The Acme of Skill: Nonkinetic Warfare
AIR COMMAND AND STAFF COLL MAXWELL AFB AL
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Nonkinetic warfare, conflict that does not involve using force to inflict physical damage, is rapidly gaining in importance. Scholars of war even from the time of Sun Tzu have articulated that the enemys destruction is neither essential nor necessarily the best route to ultimate victory. The insurgency attributes that have characterized many wars since World War II suggest that the objective of warfare has shifted from the kinetic destruction of military forces to the nonkinetic impairment of the enemys will to fight. Four global trends identified in this paper -- economic prosperity, freedom of information, the rise of nationalism, and globalization and interdependence -- are possible causes for this shift because they make war a less attractive option than ever. As the last major conflict between major powers, the Cold War was won with barely a single kinetic conflict between the United States and the Soviet Union -- an excellent model of nonkinetic conflict and perhaps a sign of things to come. In the Cold War, the military largely played a supporting role. In an age characterized by the information revolution and globalization, the information and diplomatic instruments of power will rise in importance. Even in a supporting role, the military instrument nonetheless remains relevant, not least because kinetic conflict can never be ruled out. However, the militarys nonkinetic potential needs to be developed for it to be more effective in todays world. Three ways to achieve this end are to develop an interagency approach to the military, assign a supporting diplomatic role to the military, and develop a comprehensive and coherent information strategy not only for the military, but for all levels of government.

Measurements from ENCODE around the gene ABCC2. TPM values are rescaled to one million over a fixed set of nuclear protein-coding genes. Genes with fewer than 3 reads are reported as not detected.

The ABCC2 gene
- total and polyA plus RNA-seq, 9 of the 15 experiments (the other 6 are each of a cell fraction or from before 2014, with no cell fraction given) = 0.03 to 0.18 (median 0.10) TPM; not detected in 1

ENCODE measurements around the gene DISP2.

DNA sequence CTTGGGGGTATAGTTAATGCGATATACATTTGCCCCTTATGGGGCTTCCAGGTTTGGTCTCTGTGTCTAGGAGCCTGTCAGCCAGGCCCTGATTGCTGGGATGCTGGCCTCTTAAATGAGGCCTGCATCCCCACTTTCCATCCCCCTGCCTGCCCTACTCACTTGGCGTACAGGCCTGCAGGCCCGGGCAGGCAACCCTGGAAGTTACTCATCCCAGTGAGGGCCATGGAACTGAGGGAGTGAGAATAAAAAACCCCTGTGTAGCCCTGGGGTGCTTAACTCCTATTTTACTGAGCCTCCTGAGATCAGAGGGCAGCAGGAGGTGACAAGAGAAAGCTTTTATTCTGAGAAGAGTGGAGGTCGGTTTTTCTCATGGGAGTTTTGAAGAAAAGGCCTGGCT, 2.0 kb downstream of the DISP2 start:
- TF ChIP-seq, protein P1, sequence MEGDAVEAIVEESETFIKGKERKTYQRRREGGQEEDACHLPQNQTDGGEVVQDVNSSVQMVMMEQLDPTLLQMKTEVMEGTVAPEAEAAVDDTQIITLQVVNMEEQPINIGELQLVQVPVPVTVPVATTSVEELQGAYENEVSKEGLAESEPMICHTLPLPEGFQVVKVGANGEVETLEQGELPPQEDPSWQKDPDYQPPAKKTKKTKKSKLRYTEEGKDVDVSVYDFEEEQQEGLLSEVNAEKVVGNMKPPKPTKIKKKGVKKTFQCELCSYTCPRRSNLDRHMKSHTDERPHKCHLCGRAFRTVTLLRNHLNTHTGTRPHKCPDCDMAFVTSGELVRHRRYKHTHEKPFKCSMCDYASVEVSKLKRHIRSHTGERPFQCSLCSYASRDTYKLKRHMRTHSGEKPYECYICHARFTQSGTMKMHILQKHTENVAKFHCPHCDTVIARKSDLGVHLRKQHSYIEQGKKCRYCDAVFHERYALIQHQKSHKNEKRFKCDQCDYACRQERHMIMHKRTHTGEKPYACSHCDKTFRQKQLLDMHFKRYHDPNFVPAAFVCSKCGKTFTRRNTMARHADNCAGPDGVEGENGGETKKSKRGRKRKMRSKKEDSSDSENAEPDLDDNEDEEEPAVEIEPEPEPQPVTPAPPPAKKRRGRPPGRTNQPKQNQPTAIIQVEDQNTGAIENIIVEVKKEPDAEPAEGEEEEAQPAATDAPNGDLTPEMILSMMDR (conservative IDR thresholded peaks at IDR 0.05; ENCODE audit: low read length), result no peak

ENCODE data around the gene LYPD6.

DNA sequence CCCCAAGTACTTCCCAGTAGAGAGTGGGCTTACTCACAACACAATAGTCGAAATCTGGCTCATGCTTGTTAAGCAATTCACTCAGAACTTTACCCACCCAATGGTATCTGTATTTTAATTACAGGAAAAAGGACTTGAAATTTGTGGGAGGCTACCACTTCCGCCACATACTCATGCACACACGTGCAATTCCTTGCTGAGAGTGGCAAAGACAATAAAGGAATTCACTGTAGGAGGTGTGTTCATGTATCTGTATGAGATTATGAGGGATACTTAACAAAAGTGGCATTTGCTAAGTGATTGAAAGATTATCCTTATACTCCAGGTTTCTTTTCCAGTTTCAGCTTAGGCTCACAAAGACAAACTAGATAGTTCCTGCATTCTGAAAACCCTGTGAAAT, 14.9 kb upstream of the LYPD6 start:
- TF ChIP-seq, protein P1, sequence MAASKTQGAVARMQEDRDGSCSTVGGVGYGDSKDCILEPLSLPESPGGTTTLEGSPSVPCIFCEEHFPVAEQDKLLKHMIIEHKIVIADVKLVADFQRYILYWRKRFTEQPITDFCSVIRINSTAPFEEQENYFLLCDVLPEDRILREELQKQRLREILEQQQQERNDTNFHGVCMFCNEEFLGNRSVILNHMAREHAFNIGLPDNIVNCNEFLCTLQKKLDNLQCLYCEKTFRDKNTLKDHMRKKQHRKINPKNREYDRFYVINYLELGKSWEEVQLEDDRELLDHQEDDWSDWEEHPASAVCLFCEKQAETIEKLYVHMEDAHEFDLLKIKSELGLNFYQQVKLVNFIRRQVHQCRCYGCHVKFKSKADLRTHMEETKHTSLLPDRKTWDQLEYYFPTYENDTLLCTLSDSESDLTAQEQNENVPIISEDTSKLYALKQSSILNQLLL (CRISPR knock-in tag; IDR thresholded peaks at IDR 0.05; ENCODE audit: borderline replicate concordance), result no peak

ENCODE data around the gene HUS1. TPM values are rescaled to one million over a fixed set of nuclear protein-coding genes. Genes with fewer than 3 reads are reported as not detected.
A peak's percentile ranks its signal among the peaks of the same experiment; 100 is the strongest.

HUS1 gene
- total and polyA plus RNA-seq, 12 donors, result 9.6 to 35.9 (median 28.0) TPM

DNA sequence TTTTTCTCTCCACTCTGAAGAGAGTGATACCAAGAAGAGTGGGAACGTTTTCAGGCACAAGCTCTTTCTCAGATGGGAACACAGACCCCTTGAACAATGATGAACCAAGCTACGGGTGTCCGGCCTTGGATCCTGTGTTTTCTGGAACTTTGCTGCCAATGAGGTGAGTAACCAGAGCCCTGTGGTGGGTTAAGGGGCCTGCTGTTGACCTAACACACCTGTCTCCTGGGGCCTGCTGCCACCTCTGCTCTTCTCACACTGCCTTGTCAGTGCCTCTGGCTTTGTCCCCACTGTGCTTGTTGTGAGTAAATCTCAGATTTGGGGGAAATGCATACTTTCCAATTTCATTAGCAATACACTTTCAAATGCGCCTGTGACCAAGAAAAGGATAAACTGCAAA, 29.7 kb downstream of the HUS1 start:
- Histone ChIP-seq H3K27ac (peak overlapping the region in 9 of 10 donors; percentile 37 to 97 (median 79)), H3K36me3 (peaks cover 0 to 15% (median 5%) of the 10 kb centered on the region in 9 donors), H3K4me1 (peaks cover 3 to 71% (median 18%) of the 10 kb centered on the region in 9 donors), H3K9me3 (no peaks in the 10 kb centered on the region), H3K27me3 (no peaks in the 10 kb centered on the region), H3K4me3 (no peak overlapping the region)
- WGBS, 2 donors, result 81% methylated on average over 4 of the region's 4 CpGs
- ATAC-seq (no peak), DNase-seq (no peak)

- Government and Political Science
- Military Forces and Organizations
- Unconventional Warfare